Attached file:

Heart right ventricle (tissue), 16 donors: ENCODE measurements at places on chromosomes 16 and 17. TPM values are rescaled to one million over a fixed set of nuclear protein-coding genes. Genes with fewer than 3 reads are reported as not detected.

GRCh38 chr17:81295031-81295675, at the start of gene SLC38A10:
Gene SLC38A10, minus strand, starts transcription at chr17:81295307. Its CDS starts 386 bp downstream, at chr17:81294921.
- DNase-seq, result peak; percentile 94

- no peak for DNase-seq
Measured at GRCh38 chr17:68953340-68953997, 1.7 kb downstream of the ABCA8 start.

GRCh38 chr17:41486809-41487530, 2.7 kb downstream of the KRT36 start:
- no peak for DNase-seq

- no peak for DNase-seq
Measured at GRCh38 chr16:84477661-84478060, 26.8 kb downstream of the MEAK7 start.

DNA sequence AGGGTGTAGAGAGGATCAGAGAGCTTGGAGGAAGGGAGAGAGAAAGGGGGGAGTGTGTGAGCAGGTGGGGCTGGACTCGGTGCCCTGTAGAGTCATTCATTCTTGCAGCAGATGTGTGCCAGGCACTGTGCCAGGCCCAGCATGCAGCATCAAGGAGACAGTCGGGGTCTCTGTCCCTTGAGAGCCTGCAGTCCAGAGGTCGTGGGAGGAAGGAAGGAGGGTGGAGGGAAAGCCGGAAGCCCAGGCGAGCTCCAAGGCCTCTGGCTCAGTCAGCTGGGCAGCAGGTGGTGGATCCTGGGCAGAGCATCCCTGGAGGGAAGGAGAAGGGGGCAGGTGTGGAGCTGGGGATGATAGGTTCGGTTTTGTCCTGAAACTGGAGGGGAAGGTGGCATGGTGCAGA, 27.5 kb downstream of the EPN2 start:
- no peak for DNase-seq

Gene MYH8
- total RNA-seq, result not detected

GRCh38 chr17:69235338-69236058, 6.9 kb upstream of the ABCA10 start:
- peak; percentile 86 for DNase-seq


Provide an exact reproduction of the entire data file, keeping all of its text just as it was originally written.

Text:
Heart right ventricle (tissue), 16 donors: ENCODE measurements at places on chromosomes 16 and 17. TPM values are rescaled to one million over a fixed set of nuclear protein-coding genes. Genes with fewer than 3 reads are reported as not detected.

GRCh38 chr17:81295031-81295675, at the start of gene SLC38A10:
Gene SLC38A10, minus strand, starts transcription at chr17:81295307. Its CDS starts 386 bp downstream, at chr17:81294921.
- DNase-seq, result peak; percentile 94

- no peak for DNase-seq
Measured at GRCh38 chr17:68953340-68953997, 1.7 kb downstream of the ABCA8 start.

GRCh38 chr17:41486809-41487530, 2.7 kb downstream of the KRT36 start:
- no peak for DNase-seq

- no peak for DNase-seq
Measured at GRCh38 chr16:84477661-84478060, 26.8 kb downstream of the MEAK7 start.

DNA sequence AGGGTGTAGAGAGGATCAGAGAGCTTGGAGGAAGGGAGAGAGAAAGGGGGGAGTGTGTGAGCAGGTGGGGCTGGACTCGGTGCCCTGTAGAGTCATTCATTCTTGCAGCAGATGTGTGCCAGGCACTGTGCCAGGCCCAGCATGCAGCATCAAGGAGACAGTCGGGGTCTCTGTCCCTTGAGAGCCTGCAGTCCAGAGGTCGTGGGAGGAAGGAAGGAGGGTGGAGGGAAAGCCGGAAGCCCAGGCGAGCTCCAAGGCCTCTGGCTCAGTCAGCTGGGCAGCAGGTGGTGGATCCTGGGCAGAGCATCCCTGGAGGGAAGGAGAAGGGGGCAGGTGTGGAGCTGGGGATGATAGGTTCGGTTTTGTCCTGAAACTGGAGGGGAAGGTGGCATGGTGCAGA, 27.5 kb downstream of the EPN2 start:
- no peak for DNase-seq

Gene MYH8
- total RNA-seq, result not detected

GRCh38 chr17:69235338-69236058, 6.9 kb upstream of the ABCA10 start:
- peak; percentile 86 for DNase-seq